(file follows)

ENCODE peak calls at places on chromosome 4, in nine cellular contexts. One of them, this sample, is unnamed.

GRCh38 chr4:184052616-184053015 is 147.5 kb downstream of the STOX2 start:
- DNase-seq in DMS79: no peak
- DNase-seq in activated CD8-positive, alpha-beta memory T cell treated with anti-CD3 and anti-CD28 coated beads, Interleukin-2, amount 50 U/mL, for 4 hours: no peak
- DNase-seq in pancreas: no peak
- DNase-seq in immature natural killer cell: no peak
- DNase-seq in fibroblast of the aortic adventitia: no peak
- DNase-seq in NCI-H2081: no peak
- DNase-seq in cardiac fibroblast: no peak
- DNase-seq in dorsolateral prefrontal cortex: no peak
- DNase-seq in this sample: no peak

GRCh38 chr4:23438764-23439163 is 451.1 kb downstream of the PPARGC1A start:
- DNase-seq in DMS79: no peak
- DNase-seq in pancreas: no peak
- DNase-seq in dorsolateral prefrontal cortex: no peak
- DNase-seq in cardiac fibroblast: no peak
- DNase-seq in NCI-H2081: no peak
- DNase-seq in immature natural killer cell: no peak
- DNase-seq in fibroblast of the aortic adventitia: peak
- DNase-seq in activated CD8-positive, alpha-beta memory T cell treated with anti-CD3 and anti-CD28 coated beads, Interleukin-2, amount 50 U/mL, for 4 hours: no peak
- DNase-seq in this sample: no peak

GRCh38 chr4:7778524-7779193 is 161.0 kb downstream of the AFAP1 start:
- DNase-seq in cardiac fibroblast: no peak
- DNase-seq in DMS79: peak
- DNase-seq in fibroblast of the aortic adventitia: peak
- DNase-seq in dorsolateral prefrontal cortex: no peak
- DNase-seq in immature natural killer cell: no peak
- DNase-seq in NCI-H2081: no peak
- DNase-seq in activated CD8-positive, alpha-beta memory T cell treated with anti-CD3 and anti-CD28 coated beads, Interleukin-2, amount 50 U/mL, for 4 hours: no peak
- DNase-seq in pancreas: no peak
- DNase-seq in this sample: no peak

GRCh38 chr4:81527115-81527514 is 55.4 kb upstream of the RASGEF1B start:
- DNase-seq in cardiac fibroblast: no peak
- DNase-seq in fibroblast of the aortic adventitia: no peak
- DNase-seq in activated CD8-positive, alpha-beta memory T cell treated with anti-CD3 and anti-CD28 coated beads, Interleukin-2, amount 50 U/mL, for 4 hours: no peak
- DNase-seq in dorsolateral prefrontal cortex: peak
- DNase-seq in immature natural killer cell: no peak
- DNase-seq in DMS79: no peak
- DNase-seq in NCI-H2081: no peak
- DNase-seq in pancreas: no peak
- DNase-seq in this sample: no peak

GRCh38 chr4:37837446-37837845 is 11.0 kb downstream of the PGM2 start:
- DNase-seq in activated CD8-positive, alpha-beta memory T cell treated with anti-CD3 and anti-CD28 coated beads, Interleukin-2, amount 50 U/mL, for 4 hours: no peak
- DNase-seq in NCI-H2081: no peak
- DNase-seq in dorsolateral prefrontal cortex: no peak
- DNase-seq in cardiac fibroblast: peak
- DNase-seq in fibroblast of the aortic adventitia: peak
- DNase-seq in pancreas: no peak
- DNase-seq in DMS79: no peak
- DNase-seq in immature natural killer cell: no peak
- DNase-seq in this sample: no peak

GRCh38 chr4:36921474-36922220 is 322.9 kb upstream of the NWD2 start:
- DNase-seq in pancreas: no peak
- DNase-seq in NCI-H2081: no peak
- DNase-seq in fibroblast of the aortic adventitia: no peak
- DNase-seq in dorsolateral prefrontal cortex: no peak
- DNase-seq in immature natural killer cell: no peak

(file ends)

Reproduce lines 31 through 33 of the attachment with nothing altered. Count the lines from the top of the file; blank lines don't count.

- DNase-seq in this sample: no peak

GRCh38 chr4:81527115-81527514 is 55.4 kb upstream of the RASGEF1B start:
- DNase-seq in cardiac fibroblast: no peak